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Protest over solar panel farm plan just outside Exeter

By Exeter Express and Echo  |  Posted: November 15, 2012

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OPPOSITION is mounting against plans to build one of the largest solar panel farms in the UK on land just outside Exeter.

Renewable energy company Lightsource has applied for planning permission for a solar array on three adjacent fields totalling 21.7 hectares at Bowhay Farm, in Shillingford Abbot.

It would consist of 43,680 photovoltaic panels – one of the largest in the UK – and will sit alongside the road from Ide to Dunchideock.

The land is currently used for grazing stock and is regarded as a local beauty spot.

A decision on the application will be made by Teignbridge District Council and the developers said it provide the energy to power 3,200 typical family homes a year and argued such diversification of farms was key to avoid land being sold off.

A packed crowd turned out for a meeting of Shillingford St George Parish Council this week to discuss the issue, with one of the protesters estimating at least 100 people were present with the vast majority there to object.

Campaigners said they feel the proposal is "disproportionately large, insensitively positioned, and will rob the country of valuable arable production just as worldwide food shortages start to push up food prices".

Their spokesman described it as "the wrong scale, in the wrong place and on the wrong type of land".

"It is in a location which is clearly visible from many important vantage points, beauty spots, national trunk roads and busy local roads, meaning that it will be seen by many tens of thousands of people each year," they added.

"It is of an industrial nature which is out of keeping with the characteristic features of the surrounding countryside; it will be built on some of the best food-producing land in Devon, thus reducing the supply of crops at a time of increasing worldwide food shortages."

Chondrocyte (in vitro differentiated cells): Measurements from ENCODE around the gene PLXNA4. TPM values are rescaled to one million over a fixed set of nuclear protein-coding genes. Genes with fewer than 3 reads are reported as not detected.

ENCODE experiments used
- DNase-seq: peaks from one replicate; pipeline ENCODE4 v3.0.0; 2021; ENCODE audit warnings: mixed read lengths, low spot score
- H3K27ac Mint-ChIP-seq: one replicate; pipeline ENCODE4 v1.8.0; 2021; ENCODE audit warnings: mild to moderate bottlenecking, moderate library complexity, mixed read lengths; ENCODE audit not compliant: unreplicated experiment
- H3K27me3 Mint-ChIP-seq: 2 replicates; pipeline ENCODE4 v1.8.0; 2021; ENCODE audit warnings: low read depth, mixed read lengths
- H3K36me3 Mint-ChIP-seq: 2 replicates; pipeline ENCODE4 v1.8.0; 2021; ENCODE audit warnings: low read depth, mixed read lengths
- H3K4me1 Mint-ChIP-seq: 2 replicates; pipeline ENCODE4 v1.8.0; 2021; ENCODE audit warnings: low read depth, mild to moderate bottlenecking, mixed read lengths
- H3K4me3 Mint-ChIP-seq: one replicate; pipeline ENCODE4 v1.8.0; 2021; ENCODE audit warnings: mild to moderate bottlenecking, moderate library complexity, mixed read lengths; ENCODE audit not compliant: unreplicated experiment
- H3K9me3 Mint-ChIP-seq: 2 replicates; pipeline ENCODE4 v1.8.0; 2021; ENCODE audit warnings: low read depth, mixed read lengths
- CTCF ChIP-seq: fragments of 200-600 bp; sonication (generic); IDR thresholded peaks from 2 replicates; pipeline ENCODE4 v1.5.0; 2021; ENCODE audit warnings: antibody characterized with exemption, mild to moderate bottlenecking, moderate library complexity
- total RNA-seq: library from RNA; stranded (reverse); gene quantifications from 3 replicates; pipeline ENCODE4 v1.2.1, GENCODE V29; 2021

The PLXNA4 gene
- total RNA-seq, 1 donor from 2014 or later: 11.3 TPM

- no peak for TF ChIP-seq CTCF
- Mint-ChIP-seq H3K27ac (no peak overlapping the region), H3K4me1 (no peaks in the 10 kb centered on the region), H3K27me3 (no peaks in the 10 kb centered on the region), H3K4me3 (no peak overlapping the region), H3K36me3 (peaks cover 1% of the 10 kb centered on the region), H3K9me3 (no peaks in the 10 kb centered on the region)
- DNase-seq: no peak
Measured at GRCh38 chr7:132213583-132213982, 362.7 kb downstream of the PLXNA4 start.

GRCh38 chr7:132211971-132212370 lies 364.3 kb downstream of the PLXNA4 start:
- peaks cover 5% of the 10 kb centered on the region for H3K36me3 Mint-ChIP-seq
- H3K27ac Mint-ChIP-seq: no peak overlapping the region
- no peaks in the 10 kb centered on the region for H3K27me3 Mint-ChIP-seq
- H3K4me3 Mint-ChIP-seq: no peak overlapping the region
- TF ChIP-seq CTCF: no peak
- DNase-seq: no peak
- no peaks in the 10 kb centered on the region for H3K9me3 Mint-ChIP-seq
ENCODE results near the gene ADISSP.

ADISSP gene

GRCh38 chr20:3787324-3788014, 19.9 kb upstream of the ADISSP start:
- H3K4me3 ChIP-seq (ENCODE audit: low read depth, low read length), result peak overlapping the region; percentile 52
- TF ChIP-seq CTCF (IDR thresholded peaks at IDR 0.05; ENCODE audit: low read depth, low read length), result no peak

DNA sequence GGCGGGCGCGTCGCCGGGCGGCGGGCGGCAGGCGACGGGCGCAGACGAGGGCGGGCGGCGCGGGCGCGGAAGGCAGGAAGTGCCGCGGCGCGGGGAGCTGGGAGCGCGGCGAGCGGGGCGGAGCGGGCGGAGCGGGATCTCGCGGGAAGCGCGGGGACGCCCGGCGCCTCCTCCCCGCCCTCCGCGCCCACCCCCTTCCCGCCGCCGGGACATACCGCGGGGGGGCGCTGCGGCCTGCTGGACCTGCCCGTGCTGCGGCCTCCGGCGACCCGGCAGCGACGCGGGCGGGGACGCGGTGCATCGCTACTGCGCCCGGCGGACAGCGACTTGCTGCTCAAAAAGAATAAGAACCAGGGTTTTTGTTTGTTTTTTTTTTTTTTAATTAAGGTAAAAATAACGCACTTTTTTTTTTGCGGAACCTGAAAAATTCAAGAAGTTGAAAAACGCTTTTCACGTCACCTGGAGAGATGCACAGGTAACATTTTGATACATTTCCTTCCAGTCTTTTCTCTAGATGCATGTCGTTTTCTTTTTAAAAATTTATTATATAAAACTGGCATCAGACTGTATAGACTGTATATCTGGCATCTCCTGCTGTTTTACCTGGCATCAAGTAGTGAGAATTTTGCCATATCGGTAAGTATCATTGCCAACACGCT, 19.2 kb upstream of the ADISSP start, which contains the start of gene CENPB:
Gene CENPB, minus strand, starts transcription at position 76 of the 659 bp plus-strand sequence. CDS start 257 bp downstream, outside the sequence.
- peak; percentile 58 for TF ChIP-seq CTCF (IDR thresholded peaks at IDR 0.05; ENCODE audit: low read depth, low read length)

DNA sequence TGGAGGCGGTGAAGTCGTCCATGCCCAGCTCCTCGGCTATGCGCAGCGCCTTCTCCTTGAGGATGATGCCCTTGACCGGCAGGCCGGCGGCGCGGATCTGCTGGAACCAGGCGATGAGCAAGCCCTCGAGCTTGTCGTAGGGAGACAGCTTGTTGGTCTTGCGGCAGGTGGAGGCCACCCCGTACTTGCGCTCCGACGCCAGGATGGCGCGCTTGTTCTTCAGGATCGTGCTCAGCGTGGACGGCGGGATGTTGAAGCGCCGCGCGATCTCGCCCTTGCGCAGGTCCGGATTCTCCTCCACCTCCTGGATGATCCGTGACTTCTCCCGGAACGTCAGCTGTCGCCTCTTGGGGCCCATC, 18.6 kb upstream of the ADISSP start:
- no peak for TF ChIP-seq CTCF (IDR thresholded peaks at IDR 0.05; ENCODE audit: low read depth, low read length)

The group argue that construction of the site will involve around 200 HGV lorry trips along stretches of the busy Ide/Dunchideock road, and along narrow country roads.

"During the four months of construction, around 40 workers will need to access the site. However, the finished array will operate unattended, so the development will not create any local permanent jobs," the spokesman added.

"Our aim is to keep local people and organisations informed about the proposal so their views, concerns and local knowledge can be fully taken into account. We are not against solar energy (quite the opposite), but this proposal is just too big and in the wrong place."

A spokesman for the developer said in its application to the council it was proposing to install solar modules covering approximately 7.6ha of land with gaps in-between the rows to avoid them shading each other.

"The design has been prepared to maximise energy production within the available area of land, taking into account the site specific constraints," they said.

"The purpose of the development is to convert daylight into electricity. This solar development will have a generation capacity of approximately 10.7 megawatts, which is enough to power more than 3,200 typical family homes.

"About half of all UK farms undertake some form of activity that is outside of the core business of farming.

"Diversification can result in a more productive use of part of the farm estate; can provide a constant form of income to the farm as a balance to the traditional fluctuations in farm incomes, this can then be reinvested in farming activities.

"Diversification into renewable energy will increase farm income security. Moreover, it can serve to protect the farming tradition by obviating the incentive, seen increasingly often on farms, to sell parcels of land to maintain income for the benefit of the remainder of the holding.